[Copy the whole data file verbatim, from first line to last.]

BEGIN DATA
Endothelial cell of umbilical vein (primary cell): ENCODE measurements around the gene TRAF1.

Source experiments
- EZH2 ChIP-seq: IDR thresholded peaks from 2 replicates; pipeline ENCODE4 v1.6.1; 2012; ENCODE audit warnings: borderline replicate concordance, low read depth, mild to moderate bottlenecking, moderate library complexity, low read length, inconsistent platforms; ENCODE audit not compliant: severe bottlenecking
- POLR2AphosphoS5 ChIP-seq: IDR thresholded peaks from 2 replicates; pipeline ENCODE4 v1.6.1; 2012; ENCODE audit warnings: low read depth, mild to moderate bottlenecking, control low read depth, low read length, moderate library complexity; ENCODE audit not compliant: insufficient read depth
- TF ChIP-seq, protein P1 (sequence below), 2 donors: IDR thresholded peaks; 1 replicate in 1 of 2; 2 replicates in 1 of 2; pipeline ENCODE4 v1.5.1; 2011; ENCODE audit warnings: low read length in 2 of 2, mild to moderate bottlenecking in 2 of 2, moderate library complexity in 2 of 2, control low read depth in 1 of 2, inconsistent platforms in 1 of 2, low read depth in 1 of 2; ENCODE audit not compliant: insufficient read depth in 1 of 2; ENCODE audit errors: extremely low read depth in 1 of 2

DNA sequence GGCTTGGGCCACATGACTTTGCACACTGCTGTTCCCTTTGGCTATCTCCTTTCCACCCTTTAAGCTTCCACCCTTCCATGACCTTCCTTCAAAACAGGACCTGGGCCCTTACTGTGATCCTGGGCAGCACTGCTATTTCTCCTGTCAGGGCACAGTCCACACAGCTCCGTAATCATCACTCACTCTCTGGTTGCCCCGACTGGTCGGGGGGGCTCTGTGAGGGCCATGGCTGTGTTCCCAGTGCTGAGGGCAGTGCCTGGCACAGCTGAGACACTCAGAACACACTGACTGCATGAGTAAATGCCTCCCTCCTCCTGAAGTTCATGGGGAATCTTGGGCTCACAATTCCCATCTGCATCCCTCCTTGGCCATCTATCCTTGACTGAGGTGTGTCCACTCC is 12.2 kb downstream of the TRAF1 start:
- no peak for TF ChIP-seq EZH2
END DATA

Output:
Endothelial cell of umbilical vein (primary cell): ENCODE measurements around the gene TRAF1.

Source experiments
- EZH2 ChIP-seq: IDR thresholded peaks from 2 replicates; pipeline ENCODE4 v1.6.1; 2012; ENCODE audit warnings: borderline replicate concordance, low read depth, mild to moderate bottlenecking, moderate library complexity, low read length, inconsistent platforms; ENCODE audit not compliant: severe bottlenecking
- POLR2AphosphoS5 ChIP-seq: IDR thresholded peaks from 2 replicates; pipeline ENCODE4 v1.6.1; 2012; ENCODE audit warnings: low read depth, mild to moderate bottlenecking, control low read depth, low read length, moderate library complexity; ENCODE audit not compliant: insufficient read depth
- TF ChIP-seq, protein P1 (sequence below), 2 donors: IDR thresholded peaks; 1 replicate in 1 of 2; 2 replicates in 1 of 2; pipeline ENCODE4 v1.5.1; 2011; ENCODE audit warnings: low read length in 2 of 2, mild to moderate bottlenecking in 2 of 2, moderate library complexity in 2 of 2, control low read depth in 1 of 2, inconsistent platforms in 1 of 2, low read depth in 1 of 2; ENCODE audit not compliant: insufficient read depth in 1 of 2; ENCODE audit errors: extremely low read depth in 1 of 2

DNA sequence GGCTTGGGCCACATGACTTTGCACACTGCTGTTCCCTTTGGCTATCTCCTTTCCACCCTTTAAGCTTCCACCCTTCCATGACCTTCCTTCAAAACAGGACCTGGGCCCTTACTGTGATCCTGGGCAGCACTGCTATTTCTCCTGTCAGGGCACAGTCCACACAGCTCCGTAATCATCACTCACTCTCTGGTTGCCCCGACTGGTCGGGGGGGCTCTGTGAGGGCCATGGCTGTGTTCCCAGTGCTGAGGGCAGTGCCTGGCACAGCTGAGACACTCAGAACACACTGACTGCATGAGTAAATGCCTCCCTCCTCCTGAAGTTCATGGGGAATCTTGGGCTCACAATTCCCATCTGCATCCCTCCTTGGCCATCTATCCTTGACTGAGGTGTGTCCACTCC is 12.2 kb downstream of the TRAF1 start:
- no peak for TF ChIP-seq EZH2